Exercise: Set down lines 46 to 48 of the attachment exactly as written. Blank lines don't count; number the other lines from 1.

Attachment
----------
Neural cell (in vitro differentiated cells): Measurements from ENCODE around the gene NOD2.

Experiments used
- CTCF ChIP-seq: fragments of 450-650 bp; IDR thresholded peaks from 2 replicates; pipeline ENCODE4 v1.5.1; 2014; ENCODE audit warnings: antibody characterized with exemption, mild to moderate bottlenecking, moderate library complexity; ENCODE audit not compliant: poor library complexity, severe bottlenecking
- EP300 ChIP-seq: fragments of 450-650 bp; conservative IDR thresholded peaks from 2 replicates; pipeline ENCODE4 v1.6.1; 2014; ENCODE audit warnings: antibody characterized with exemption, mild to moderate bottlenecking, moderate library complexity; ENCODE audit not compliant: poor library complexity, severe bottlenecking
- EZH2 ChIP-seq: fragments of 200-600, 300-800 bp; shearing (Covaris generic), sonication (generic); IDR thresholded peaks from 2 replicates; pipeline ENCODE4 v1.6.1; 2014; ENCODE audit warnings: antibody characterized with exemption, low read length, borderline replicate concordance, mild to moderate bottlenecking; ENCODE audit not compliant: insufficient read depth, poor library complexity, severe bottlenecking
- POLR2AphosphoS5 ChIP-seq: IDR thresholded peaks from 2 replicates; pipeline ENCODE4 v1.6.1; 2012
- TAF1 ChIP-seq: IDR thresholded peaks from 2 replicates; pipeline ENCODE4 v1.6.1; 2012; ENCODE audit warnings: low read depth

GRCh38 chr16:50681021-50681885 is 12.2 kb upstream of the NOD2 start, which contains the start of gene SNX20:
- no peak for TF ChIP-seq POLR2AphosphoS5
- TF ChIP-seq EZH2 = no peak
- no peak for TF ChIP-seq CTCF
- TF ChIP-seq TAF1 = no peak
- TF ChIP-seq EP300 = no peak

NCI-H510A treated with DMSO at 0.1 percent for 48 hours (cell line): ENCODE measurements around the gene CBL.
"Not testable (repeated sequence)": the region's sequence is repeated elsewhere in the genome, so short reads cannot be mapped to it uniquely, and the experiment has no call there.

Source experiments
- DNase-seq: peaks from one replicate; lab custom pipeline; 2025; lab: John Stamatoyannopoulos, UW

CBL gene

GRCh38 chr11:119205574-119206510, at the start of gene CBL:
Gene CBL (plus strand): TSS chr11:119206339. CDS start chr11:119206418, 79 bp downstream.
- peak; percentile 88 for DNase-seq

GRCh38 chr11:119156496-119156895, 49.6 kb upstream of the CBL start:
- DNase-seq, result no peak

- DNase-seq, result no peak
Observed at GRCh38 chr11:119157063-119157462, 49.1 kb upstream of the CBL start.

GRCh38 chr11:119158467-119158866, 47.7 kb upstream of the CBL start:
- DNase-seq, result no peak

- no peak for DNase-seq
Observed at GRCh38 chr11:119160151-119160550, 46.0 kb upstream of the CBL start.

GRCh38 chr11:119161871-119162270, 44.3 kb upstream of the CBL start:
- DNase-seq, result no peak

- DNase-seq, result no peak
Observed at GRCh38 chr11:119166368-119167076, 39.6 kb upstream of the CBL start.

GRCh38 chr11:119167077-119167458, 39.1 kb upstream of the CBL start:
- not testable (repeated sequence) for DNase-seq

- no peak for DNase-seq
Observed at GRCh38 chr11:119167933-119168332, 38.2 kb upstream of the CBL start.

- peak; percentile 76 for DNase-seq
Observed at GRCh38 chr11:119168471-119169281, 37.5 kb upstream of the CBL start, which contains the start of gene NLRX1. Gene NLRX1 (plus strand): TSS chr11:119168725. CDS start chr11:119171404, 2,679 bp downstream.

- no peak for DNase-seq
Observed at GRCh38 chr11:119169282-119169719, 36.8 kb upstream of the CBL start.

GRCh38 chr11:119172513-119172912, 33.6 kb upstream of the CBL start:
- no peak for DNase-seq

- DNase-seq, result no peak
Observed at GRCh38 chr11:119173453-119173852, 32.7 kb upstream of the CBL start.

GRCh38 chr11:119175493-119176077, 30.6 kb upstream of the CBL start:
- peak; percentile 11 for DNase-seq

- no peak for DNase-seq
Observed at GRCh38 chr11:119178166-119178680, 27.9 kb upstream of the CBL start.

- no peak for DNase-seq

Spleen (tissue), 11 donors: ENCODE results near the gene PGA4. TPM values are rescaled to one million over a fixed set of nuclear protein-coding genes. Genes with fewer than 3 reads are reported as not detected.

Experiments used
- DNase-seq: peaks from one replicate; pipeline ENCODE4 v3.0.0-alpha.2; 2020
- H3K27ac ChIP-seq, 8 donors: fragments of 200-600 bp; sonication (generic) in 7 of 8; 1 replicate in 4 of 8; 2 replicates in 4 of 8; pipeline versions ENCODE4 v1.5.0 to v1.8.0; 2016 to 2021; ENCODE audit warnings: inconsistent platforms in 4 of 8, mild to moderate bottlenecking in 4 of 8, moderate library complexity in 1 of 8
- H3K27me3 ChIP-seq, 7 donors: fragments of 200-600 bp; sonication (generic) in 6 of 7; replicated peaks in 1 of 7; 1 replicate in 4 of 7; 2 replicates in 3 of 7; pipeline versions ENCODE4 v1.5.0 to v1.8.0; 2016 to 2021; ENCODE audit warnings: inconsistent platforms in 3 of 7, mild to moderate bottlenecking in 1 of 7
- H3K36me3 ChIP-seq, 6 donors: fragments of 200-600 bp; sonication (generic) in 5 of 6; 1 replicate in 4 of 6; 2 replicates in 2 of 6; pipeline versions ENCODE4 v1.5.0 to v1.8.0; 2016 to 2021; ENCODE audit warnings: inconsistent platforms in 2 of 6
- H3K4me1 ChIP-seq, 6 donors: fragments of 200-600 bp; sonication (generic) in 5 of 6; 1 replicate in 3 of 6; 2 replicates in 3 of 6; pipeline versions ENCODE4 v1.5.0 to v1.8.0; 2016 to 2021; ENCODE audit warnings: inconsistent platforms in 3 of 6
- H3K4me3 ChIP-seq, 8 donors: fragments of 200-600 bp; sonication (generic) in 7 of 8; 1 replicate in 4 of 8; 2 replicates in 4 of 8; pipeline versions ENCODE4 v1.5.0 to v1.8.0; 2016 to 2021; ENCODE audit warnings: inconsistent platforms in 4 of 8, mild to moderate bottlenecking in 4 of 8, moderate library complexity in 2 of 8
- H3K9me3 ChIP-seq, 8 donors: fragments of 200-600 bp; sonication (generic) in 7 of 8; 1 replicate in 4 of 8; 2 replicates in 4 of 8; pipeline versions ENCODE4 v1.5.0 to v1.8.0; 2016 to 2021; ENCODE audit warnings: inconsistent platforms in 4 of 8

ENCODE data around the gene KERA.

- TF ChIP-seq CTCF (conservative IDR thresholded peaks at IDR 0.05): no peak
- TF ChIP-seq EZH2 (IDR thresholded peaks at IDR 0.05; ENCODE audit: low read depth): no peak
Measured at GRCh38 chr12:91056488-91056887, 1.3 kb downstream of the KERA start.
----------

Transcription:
GRCh38 chr11:119175493-119176077, 30.6 kb upstream of the CBL start:
- peak; percentile 11 for DNase-seq

- no peak for DNase-seq